WARNING: THIS COLUMN CONTAINS NAME-DROPPING FROM THE START
Larry Hagman has just bumped fists with me. I’m introduced as being from the BBC.
Larry: Oh, they used to broadcast our show.
Me: I know. I’m here to tempt you back.
Larry: How much money do you have on you?
I’m joking around with Larry Hagman.
FLASHBACK: SPRING 1982
It’s 30 years ago, like it says. A slim, hirsute young man is lying on the floor in the family living room, transfixed by Dallas on the Sony Trinitron. At the tender age of 16 (get that look off your face, I was born in 1965 and, anyway, this is my flashback), he has little idea that his life will take him into the world of broadcasting, and that one day his house will be full of Sonys. (I’m sorry, I couldn’t resist that. It’s unforgivable. Just awful.)
On the screen, the big hair, big cars and big storylines that will become a staple of Dallas clip shows for decades are playing out in that blurry American TV colour we put up with because we didn’t know better. I love this show and I vow there and then that one day I will meet its stars.
Obviously, I made no such vow, but I feel the flashback calls for a cliffhanger.
THREE WEEKS AGO
A friend who is an even bigger fan of the show than I am emails me with exciting news. He’s involved in the launch party for the re-cowboy-booted version of Dallas, coming to Channel 5. Would I like to go along as one of his guests? My fingers hover over the reply button.
TWO WEEKS AGO
Not too sure about that last cliffhanger, either. I would have climbed Everest in clogs to go to that launch. I would have kissed Piers Morgan. I would have bathed in my own urine for the rest of my life just to see my heroes in person.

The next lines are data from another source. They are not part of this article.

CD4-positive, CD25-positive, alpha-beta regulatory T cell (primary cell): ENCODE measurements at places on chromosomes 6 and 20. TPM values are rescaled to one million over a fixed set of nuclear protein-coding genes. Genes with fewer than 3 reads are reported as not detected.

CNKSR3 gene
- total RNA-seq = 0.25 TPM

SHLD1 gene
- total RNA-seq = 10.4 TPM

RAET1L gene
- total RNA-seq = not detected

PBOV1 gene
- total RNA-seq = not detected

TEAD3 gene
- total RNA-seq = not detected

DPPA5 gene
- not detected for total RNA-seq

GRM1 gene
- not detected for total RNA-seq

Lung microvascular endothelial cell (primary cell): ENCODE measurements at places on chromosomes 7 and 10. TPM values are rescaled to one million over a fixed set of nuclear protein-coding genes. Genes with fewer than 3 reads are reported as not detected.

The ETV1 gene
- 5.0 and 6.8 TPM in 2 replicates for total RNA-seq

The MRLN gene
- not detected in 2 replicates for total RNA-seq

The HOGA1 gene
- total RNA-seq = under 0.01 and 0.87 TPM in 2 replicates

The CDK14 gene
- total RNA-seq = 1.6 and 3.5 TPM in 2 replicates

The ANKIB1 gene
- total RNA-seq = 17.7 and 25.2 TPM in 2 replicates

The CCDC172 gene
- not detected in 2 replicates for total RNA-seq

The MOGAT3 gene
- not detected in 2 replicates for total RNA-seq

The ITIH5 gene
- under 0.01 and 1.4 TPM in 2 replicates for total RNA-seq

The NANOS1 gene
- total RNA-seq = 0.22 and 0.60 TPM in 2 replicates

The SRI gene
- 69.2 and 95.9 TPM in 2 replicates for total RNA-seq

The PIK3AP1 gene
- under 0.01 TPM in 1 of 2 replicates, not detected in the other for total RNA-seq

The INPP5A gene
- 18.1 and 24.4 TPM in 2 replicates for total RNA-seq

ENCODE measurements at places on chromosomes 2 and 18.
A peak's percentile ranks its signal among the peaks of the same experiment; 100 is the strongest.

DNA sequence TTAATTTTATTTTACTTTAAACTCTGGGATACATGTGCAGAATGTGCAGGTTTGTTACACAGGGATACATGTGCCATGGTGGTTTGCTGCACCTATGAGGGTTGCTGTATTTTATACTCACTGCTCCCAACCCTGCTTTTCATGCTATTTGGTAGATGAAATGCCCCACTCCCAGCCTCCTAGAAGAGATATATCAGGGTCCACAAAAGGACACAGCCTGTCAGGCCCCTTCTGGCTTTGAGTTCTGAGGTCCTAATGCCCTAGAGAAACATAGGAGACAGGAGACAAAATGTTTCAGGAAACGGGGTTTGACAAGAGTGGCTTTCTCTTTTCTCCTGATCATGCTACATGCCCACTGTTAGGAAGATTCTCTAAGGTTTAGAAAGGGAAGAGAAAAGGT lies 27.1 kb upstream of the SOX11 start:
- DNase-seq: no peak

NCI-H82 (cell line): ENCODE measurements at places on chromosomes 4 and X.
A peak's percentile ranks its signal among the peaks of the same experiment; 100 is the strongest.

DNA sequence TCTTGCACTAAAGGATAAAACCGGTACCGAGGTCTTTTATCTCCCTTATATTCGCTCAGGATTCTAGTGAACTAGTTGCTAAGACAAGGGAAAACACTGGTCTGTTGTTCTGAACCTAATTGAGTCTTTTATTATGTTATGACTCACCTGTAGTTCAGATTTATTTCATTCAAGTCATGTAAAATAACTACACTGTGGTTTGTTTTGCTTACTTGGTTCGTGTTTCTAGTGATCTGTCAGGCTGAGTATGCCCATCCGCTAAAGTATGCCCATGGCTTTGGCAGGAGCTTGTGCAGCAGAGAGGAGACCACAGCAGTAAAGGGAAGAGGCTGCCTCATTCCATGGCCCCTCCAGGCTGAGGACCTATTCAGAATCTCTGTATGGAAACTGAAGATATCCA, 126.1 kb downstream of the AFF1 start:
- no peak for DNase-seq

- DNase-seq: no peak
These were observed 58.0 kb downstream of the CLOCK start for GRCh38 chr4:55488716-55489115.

Upon reflection, I should apologise for the overwrought imagery in the previous paragraph. Of course I would never kiss Piers Morgan.
The night of the launch arrives at a swanky venue on the banks of the Thames across from that new shard-like building. Sir Richard Desmond (as he will surely be known in future, having brought Dallas back to these shores) had thrown a cheque at the event. There were real horses and cattle outside, and inside, more free drinks than at the Oil Baron’s Ball.
Moments before the cast of the new Dallas are due onstage, my friend who got me in ushers me to a roped-off area. And there, suddenly, is Patrick Duffy. I’m unexpectedly making small talk with Bobby Ewing. He is charming, handsome and far too polite to ask who this dork is. He tells me he’s in town until the day after tomorrow, but Larry is off first thing in the morning. I’m aware that Larry is standing next to him. He’s wearing JR’s stetson and he looks like Larry Hagman. Writing this, I’m suddenly worried that I may also have been wearing a stetson, which a woman from Channel 5 handed me earlier.
Larry – perhaps because he doesn’t like to shake hands? – offers me a fist bump and well, that’s where you came in.
I didn’t buy the show back for the BBC, but I did have the night of my life. Linda Gray looked fabulous, and they all seemed as pleased as I was to be back. Sometimes you just have to be a fan.
Eddie Mair co-presentes iPM on Saturday at 5:45am and hosts PM from Monday to Friday at 5:00pm, both on Radio 4